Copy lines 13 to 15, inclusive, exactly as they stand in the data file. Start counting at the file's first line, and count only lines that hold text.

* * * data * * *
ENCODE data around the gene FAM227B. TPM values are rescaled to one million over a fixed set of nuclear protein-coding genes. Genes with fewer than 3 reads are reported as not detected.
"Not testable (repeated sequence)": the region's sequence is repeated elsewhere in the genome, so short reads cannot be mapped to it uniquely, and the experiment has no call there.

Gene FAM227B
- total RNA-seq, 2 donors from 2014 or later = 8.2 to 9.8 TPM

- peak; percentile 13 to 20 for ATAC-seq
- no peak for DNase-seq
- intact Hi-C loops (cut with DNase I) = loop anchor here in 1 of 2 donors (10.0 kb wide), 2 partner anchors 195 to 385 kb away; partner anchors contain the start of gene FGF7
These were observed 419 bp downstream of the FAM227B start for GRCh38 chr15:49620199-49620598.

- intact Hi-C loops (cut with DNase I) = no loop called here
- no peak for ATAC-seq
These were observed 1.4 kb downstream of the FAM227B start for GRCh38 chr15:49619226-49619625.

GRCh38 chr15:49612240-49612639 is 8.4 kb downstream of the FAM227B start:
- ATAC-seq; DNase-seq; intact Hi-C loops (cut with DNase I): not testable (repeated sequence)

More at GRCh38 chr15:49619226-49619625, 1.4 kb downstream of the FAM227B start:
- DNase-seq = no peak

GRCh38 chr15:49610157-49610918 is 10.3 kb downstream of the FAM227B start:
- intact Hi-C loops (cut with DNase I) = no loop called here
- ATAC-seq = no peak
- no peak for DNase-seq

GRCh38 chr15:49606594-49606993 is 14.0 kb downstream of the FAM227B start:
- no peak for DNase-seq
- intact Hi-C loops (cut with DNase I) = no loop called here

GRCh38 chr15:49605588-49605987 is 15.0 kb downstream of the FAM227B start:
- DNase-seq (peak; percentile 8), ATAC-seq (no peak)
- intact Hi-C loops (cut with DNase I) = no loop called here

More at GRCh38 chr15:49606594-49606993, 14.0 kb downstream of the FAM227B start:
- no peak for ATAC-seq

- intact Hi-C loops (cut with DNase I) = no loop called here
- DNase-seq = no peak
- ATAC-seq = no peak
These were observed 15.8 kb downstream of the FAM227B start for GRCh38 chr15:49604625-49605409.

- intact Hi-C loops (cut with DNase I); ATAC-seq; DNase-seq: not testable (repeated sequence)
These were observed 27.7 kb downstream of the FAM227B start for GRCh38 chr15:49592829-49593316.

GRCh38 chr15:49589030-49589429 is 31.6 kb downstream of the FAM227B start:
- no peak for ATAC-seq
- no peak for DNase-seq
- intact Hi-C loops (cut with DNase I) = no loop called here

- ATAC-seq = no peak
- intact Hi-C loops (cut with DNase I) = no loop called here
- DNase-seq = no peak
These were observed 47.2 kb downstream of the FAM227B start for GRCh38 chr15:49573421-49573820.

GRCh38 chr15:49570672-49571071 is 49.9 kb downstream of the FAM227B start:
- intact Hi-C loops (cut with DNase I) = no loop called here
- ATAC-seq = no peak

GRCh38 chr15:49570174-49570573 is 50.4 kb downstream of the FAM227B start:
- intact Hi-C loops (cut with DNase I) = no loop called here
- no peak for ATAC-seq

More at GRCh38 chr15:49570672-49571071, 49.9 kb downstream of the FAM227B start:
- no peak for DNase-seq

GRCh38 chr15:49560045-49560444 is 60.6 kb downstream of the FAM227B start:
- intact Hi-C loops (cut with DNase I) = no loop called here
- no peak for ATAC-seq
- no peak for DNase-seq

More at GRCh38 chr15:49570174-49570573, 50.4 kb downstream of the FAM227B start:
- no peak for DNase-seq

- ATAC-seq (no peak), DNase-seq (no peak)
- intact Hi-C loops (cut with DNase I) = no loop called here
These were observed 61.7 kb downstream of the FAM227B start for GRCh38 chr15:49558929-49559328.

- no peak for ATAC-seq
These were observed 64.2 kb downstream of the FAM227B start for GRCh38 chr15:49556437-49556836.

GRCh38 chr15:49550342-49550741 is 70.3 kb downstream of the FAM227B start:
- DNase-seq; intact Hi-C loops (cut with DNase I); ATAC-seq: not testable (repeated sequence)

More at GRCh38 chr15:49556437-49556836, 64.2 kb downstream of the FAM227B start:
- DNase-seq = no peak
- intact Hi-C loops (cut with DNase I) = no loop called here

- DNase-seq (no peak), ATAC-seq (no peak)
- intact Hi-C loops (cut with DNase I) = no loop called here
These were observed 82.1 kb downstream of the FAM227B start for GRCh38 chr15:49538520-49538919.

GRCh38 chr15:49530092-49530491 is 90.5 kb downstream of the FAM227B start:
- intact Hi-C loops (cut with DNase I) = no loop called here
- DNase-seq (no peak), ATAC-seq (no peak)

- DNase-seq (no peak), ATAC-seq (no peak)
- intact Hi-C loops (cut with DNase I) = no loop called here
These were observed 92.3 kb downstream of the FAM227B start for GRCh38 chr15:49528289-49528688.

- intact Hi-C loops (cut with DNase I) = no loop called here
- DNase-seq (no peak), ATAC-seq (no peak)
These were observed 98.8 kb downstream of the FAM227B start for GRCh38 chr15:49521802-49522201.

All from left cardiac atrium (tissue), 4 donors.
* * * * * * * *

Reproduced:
- ATAC-seq; DNase-seq; intact Hi-C loops (cut with DNase I): not testable (repeated sequence)

More at GRCh38 chr15:49619226-49619625, 1.4 kb downstream of the FAM227B start:
- DNase-seq = no peak